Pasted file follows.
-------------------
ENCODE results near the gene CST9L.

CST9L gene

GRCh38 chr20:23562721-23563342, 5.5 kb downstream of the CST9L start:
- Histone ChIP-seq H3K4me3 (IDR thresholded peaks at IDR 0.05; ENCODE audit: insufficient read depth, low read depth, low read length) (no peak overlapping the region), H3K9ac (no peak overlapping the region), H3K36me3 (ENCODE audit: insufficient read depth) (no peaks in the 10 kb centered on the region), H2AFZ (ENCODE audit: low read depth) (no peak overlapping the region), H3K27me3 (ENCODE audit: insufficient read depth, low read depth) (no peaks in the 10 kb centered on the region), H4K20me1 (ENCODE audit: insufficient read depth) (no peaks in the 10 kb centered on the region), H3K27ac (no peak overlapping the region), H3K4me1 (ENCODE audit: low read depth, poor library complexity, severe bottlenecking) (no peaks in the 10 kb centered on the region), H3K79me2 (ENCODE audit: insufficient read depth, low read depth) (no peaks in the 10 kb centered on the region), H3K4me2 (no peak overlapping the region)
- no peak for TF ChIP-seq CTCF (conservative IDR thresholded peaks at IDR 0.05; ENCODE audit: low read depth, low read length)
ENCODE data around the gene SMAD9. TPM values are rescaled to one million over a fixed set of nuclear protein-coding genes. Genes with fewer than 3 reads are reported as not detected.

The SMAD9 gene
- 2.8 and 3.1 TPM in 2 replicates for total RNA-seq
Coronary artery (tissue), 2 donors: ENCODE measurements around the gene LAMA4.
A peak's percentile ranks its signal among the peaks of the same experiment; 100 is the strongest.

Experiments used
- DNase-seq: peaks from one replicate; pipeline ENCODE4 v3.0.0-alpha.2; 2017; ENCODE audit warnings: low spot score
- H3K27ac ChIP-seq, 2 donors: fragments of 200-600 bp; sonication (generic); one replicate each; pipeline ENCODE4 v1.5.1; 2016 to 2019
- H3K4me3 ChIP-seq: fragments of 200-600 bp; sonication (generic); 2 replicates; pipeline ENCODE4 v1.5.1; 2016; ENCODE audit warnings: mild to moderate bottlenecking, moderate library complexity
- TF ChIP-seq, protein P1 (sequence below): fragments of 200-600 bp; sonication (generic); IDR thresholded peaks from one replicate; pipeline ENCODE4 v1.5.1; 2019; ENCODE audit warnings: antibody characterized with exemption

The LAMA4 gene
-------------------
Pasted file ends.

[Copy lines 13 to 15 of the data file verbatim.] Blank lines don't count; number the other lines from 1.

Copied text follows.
- H3K27ac ChIP-seq, 2 donors: fragments of 200-600 bp; sonication (generic); one replicate each; pipeline ENCODE4 v1.5.1; 2016 to 2019
- H3K4me3 ChIP-seq: fragments of 200-600 bp; sonication (generic); 2 replicates; pipeline ENCODE4 v1.5.1; 2016; ENCODE audit warnings: mild to moderate bottlenecking, moderate library complexity
- TF ChIP-seq, protein P1 (sequence below): fragments of 200-600 bp; sonication (generic); IDR thresholded peaks from one replicate; pipeline ENCODE4 v1.5.1; 2019; ENCODE audit warnings: antibody characterized with exemption